New rules(?) for SME Growth Market issuers
29 October, 2019
29 October, 2019
SME issuers are still required to provide regulators with complete insiders list upon request, which means that they still need to be continuously kept. So the current alleviation in MAR doesn’t have any practical effect and until further alleviations are introduced in 2020, SME issuers should continue to keep their insider lists as before.
During Q3 and Q4 2019, several European markets are finally obtaining the ”SME Growth Market” status, which is a concept introduced by MiFID II.
With this publication, we hope to make it a bit clearer what these new rules mean today and what the implication might be in a longer perspective.
Already when MAR was introduced on 3 July 2016 there were two alleviations for issuers on SME Growth Markets in article 17 about public disclosure of inside information and article 18 about insider lists. These two alleviations have not had any effect up until now, since no market places have had SME Growth Market-status but now they formally apply to markets such as Euronext Growth, London AIM and Nasdaq First North.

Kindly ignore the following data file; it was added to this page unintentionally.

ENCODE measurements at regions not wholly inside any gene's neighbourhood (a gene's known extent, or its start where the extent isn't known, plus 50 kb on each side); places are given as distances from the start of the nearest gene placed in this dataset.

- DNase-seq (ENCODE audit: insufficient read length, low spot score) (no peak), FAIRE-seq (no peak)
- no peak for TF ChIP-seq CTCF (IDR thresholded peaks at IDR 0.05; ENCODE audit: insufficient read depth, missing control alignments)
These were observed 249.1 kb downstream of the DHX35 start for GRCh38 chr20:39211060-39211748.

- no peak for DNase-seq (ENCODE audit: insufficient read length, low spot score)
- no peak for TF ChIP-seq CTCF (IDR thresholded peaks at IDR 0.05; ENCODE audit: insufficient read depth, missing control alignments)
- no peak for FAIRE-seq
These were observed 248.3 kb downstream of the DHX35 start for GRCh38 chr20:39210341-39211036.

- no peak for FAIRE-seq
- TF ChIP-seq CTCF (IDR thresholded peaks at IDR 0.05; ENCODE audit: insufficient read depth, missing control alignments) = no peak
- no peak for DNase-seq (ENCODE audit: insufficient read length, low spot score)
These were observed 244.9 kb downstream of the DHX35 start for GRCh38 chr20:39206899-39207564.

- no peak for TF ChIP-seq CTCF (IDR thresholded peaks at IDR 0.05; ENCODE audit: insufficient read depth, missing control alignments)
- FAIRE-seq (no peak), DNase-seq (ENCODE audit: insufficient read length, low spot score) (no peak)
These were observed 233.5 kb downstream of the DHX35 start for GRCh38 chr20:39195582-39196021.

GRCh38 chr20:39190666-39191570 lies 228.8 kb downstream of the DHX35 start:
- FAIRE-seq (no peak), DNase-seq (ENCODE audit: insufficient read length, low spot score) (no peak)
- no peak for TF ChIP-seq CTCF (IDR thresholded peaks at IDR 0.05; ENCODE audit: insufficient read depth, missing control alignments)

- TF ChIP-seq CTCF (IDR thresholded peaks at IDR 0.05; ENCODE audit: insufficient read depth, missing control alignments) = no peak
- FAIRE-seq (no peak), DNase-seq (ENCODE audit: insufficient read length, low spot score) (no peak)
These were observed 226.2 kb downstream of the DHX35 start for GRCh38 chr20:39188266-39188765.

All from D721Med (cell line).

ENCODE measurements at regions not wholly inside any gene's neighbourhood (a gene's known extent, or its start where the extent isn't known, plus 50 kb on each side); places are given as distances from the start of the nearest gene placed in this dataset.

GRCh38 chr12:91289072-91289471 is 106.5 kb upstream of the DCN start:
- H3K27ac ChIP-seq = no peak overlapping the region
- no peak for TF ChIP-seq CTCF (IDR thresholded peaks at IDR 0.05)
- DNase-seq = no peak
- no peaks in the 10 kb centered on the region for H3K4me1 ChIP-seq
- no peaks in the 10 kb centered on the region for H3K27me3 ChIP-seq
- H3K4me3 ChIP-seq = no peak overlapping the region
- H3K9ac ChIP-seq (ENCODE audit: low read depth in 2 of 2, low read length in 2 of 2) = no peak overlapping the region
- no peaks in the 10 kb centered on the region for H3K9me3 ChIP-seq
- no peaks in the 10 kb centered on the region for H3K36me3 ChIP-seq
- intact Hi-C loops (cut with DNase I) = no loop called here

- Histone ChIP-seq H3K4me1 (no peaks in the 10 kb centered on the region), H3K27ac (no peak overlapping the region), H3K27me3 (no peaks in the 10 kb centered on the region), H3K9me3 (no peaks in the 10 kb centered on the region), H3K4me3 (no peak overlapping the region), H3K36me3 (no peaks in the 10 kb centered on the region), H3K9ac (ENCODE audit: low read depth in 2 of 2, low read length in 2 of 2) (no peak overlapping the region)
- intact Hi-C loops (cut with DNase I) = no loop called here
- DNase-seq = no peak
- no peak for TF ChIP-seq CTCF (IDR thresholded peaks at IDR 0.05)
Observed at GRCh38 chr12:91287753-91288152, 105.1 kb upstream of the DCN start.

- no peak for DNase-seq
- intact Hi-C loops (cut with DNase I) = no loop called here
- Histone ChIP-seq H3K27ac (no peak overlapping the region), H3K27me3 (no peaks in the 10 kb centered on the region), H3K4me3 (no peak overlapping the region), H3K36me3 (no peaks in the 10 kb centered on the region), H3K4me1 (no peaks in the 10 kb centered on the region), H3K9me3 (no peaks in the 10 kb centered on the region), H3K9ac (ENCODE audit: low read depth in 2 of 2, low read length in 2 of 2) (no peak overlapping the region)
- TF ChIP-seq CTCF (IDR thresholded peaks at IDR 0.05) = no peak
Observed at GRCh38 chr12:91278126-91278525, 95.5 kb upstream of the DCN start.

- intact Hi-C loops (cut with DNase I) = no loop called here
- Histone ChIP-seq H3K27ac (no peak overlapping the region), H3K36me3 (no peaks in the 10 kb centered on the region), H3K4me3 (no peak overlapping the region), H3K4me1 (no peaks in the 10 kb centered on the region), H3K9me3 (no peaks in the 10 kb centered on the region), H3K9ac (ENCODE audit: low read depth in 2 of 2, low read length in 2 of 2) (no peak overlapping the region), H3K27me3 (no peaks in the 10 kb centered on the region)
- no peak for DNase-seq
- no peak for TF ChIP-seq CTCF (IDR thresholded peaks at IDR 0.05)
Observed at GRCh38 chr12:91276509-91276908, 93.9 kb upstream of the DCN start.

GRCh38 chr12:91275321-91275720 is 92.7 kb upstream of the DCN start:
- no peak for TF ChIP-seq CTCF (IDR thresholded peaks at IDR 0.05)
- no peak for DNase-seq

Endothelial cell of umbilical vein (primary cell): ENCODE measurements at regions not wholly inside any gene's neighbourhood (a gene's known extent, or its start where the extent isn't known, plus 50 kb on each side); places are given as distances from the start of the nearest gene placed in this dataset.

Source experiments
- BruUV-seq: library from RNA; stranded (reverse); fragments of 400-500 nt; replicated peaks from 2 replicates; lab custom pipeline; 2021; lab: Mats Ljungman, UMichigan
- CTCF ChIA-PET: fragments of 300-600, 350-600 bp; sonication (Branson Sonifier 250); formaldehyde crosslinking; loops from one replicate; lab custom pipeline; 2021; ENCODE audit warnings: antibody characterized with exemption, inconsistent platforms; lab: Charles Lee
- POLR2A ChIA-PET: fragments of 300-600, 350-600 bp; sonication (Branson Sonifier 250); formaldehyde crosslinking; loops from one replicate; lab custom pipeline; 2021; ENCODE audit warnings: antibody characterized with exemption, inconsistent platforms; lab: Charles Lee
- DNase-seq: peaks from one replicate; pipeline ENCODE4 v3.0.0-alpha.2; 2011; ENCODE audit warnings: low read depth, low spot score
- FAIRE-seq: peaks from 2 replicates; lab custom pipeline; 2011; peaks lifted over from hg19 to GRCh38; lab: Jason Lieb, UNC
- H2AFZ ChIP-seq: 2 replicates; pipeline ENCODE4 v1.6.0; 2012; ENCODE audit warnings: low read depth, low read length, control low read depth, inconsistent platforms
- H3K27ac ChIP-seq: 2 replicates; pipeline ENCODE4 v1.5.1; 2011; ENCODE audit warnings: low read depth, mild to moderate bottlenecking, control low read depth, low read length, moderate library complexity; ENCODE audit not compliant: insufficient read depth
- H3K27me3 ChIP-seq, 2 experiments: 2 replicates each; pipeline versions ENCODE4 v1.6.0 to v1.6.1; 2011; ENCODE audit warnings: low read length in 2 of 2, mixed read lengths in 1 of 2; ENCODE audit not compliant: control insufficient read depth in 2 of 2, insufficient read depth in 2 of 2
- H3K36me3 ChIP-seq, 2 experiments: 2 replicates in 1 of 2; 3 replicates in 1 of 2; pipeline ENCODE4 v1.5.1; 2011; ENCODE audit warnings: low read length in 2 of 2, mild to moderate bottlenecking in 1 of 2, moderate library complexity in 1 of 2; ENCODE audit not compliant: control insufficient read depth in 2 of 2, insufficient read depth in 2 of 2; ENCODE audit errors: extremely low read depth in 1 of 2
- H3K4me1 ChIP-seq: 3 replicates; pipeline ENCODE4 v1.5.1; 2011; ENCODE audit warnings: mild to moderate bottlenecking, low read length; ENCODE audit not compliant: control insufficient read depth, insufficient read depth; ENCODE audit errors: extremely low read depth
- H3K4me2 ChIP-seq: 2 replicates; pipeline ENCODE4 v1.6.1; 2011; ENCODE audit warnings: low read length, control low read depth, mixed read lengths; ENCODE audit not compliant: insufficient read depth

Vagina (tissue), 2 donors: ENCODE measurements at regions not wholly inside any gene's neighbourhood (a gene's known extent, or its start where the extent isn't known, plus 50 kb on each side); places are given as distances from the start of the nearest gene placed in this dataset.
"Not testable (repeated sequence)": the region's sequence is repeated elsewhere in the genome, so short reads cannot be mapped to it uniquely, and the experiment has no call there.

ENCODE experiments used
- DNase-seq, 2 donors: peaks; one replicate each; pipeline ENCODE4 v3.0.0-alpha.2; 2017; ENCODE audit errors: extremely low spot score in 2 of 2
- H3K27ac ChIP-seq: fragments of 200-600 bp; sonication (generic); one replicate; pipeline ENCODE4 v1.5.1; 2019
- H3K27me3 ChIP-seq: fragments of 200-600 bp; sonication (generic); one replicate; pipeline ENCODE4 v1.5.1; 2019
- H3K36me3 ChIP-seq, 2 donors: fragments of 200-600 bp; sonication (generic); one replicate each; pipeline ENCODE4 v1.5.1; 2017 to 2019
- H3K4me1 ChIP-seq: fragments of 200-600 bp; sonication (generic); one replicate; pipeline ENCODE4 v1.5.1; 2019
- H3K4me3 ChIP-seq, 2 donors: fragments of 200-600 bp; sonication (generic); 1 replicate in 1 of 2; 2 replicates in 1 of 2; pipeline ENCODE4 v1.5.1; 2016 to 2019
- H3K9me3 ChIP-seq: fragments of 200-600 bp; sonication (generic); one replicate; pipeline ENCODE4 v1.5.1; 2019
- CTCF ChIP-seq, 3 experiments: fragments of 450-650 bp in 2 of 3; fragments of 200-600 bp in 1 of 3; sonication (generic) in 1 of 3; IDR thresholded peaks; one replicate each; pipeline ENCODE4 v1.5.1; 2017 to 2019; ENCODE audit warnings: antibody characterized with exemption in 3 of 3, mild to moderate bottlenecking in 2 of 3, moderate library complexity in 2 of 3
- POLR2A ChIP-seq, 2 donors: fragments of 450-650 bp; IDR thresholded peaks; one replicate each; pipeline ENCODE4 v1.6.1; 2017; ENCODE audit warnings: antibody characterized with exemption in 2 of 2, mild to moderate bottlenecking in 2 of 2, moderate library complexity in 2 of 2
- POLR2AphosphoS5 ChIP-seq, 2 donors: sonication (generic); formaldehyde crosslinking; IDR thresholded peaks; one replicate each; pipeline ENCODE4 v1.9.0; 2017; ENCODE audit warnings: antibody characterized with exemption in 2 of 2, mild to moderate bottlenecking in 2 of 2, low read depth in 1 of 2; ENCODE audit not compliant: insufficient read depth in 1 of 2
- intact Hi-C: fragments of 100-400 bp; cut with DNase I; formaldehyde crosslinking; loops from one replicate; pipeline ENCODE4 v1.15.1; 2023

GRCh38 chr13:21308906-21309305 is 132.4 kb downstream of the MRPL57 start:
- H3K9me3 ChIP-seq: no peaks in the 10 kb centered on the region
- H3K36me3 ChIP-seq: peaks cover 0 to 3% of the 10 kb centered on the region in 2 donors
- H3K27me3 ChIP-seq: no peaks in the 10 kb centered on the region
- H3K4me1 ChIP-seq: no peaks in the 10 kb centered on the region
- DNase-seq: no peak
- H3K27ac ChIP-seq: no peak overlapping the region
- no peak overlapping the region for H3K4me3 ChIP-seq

Article 18 deals with insider lists and paragraph 6 provides the following exceptions for SME issuers:
“6. Issuers whose financial instruments have been admitted to trading on emerging markets for SMEs shall be exempt from the requirement to draw up an insider list provided that the following conditions are met
(a) The Issuer shall take all reasonable steps to ensure that all persons with access to inside information are aware of the legal obligations that this entails and the penalties applicable to insider trading and the illegal disclosure of inside information
(b) the issuer has the opportunity to provide the competent authority with an insider list upon request.”
Sub-paragraph (b) unfortunately renders the exemption quite useless in practice. A company is still obliged to be able to deliver a complete insider list on request – with exact timestamps etc. Such a list would be very cumbersome to recreate under time pressure if one has not produced it from the beginning, so in practice it still needs to be maintained on an ongoing basis.
So the existing alleviation does not achieve the desired result of making things easier for SME issuers and even the EU Parliament has concluded that it ”is of limited practical effect”. Therefore, the Commission has proposed further simplifications. It’s not entirely clear when they will come into force, but the final regulation text is expected to be published during Q4 2019 and ESMA’s guidelines in early 2020.
These upcoming simplifications might actually make life a little easier for SME issuers. We are monitoring the topic and will get back to you when there is clearer information to share. But for now, issuers also on SME Growth Markets should continue to keep their insider lists as before.